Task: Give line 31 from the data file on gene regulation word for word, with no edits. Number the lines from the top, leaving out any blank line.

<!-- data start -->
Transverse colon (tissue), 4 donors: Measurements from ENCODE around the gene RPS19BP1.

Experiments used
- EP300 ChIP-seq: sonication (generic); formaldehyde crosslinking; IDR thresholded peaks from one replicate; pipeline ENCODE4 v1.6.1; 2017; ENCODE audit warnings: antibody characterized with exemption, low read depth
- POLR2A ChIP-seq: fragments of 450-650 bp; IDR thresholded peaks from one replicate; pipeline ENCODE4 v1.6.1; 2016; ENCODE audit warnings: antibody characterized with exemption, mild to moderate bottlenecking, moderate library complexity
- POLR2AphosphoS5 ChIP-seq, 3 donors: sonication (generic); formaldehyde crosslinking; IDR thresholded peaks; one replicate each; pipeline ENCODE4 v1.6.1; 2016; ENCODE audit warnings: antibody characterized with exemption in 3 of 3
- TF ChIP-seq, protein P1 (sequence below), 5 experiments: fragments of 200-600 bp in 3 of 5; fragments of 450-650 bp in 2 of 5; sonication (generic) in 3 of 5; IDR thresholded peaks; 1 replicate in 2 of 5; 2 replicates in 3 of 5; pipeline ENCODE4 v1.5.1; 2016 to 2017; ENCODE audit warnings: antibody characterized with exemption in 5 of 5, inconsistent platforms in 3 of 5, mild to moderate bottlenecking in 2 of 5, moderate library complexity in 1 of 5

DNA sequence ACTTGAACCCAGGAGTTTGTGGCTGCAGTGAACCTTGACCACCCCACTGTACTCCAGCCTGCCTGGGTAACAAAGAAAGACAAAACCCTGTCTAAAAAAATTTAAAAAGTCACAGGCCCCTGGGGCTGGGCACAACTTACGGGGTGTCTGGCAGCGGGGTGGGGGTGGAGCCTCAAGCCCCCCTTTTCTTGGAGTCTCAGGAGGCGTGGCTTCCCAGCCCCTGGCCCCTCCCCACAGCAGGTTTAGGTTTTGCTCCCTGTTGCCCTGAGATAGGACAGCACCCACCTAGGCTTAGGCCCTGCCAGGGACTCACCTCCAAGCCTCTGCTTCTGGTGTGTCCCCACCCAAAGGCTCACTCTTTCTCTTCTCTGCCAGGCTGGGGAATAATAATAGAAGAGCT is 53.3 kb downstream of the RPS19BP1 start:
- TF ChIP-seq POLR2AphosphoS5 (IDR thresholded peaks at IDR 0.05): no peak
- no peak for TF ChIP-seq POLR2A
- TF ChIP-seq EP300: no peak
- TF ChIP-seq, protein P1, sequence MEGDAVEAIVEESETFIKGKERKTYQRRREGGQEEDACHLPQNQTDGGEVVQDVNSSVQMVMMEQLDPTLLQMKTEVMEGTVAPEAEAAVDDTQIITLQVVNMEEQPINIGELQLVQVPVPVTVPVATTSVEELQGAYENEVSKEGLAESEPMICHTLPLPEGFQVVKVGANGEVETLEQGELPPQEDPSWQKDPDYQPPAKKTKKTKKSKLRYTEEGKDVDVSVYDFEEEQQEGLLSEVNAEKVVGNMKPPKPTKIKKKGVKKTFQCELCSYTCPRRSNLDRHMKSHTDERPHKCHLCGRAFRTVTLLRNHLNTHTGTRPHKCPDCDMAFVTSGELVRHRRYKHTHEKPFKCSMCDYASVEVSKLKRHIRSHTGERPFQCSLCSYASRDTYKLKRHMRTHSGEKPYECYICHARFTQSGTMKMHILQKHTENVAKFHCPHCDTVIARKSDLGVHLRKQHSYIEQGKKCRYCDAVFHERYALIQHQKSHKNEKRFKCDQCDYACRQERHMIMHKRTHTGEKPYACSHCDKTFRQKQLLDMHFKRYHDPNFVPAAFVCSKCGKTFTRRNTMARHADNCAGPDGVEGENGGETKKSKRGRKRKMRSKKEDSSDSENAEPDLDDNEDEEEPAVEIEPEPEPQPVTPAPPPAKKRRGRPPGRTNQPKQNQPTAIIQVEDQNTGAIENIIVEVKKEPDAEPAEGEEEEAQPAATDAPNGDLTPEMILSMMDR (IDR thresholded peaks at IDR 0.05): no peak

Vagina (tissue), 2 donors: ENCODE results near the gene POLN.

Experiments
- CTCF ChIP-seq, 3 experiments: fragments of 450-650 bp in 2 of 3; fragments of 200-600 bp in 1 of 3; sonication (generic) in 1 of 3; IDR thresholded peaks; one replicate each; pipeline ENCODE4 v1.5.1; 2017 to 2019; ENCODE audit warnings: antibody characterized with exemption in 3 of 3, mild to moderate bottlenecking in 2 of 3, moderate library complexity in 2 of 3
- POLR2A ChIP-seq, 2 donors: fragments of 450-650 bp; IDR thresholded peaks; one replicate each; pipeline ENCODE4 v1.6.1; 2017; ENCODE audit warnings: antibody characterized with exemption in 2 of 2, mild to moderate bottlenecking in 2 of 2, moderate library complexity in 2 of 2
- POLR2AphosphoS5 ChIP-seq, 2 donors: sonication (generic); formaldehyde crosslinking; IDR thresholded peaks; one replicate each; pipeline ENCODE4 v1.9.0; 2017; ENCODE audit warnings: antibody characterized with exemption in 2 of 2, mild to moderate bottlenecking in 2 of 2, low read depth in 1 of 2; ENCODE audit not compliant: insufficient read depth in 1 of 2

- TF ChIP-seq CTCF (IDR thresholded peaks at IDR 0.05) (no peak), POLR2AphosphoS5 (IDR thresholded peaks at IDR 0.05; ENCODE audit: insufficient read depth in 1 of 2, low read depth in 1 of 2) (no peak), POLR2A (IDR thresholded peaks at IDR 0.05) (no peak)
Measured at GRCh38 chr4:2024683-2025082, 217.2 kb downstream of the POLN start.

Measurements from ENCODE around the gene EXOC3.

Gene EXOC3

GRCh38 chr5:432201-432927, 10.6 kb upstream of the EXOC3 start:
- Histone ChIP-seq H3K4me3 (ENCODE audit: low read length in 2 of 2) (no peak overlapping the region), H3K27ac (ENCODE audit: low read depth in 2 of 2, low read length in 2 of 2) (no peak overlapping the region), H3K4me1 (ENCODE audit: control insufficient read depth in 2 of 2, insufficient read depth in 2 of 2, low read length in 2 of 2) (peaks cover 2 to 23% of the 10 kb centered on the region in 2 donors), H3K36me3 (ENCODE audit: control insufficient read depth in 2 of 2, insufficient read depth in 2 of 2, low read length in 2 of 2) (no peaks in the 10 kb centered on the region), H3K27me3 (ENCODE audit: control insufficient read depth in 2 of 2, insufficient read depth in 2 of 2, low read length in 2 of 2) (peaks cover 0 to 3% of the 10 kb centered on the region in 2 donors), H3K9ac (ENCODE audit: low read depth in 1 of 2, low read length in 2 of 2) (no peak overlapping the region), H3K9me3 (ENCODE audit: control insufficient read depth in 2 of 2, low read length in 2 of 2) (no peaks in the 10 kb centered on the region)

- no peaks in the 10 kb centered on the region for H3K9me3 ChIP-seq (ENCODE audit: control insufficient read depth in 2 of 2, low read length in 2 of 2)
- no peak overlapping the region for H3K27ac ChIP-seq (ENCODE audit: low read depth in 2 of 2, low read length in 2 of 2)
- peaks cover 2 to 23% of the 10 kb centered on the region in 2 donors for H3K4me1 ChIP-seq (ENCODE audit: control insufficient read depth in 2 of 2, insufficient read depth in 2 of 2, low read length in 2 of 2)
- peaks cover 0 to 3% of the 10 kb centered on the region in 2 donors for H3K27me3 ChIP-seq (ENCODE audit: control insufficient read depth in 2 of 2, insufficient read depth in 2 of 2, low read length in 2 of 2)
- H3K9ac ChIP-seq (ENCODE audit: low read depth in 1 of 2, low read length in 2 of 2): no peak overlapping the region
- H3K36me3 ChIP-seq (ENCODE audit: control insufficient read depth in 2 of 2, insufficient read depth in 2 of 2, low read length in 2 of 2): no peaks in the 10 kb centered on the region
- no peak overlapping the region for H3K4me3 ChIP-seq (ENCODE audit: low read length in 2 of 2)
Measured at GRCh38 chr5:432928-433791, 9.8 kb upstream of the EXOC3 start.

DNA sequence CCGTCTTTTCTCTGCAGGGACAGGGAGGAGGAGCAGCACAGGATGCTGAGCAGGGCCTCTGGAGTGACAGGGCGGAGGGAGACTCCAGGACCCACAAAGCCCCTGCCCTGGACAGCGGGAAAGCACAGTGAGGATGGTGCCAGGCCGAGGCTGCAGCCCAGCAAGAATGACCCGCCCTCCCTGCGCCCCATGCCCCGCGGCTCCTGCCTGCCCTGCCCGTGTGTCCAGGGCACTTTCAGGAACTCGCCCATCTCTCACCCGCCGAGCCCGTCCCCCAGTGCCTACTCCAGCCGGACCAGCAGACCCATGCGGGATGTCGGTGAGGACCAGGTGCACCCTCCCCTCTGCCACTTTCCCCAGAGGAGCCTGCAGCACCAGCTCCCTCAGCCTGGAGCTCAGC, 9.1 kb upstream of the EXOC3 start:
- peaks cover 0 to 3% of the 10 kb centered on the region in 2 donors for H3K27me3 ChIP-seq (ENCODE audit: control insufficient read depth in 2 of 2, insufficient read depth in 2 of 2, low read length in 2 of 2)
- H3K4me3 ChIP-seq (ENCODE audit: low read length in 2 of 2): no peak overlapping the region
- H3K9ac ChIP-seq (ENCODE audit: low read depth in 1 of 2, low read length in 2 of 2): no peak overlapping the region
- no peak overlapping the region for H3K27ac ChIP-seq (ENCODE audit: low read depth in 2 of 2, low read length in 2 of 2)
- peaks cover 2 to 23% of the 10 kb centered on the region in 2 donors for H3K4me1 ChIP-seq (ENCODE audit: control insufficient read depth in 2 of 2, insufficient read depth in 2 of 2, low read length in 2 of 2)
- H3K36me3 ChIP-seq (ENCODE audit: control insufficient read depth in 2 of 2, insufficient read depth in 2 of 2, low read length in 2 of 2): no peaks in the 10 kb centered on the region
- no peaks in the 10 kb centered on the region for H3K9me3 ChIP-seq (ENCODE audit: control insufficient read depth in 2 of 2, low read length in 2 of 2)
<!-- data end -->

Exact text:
DNA sequence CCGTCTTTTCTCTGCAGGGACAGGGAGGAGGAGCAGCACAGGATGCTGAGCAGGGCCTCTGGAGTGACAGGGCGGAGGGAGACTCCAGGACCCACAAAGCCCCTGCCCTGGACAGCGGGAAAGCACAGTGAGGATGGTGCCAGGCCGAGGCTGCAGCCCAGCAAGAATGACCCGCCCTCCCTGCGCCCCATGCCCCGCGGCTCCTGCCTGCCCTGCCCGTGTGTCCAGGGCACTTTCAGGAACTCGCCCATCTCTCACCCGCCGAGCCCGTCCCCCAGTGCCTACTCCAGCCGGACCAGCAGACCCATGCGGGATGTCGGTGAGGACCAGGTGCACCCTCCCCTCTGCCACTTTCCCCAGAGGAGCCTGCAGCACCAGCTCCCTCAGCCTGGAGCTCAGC, 9.1 kb upstream of the EXOC3 start: